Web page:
What is a Child Arrangement Order?
When couples separate, there can sometimes be disputes over where the child or children will live. If separated parents cannot agree on who the child should live with or how much time they should spend with the other parent, an application can be made to the competent court for Child Arrangement Order under the Children Act 1989. Child Arrangement orders are governed by section 8 of the Children Act and can only be made regarding a child under 16 years of age unless the circumstances of the case are exceptional.
When a Court makes a Child Arrangement Order (CAO) specifying the person with whom the child is to live, that person is conferred with parental responsibility of the child. Section 3(1) of the Children Act 1989 defines parental responsibility as “the rights, duties, powers, responsibilities and authority which by law a parent of a child has in relation to the child and their property.”
Applying for a Child Arrangement Order
Before making an application, parties must attend Mediation Information and Assessment Meeting (MIAM) unless they are exempt. The meeting will assess whether mediation is suitable for the parties in the circumstances and if they can agree on arrangements out of court. If mediation is unsuccessful or parties are exempt from MIAM, an application for Child Arrangement Order can be made by filling C100 form and submitting it to the relevant Family Court. This procedure costs £215, and legal aid is available for low-income families or if the applicant or the child has suffered violence or abuse at the hands of the counterparty.
Section 10(4)(5) of the Children Act details the classes of persons who can make the application. Most important persons include “the child’s mother, father, guardian, anyone who currently has parental responsibility or any person the child has lived with for at least three years within the last five years.”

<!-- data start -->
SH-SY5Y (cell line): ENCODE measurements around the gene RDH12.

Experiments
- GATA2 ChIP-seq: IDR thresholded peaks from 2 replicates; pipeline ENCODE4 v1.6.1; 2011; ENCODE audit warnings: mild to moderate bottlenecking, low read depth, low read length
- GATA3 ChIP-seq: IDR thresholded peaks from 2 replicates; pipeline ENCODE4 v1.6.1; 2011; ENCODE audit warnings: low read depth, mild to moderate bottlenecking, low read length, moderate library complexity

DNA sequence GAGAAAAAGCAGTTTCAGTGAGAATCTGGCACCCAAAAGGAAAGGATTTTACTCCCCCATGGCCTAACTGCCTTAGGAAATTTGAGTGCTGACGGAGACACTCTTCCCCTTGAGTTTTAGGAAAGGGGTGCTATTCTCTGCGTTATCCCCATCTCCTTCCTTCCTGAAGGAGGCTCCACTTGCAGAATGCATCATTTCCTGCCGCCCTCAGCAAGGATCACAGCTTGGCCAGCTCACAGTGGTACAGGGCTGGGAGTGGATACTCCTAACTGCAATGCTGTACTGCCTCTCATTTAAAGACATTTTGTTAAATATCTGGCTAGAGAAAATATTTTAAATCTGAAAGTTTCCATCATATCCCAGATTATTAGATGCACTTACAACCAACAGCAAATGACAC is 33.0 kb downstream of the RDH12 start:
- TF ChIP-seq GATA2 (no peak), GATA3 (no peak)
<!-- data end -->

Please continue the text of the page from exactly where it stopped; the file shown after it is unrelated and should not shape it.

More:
Any other person who is not entitled to apply as of right can still apply for the order but only with the prior leave of the court.
What the Court considers in making the Order?
In making the order, the court carefully evaluates the circumstances of the individual family and whether it would be better for the child to make a Child Arrangement Order at all. The Appellant Committee of the House of Lords stated in Re G (Children) (FC)  that child welfare remains the paramount consideration. Therefore, in determining a child’s best interest, particular regard is given to the criteria set out in section 1 (3) of the Children Act, often termed the welfare checklist. This checklist includes, inter alia, “the ascertainable wishes and feelings of the concerned child, his physical, emotional and educational needs, likely effect on him of any change in circumstances. Furthermore, the court looks at the ability of the parents or the concerned party to meet the child’s needs, child’s age, sex, background or any characteristics the court considers relevant.”
Additionally, the court will consider the report made by the Children and Family Court Advisory and Support Service (CAFCASS) officer who spends time with the family and provide recommendations for moving forward.
How long the Order lasts?
Once the court makes an order, it shall be legally binding and will remain in force until the child reaches sixteen, unless the order specifically states otherwise. However, the part of the order that decides whom the child should ‘live with’ remains legally binding until the child reaches 18.
An existing Child Arrangement Order can be varied by applying to the court. However, the party applying for variation has to adduce evidence that their proposed changes are in the child’s best interest.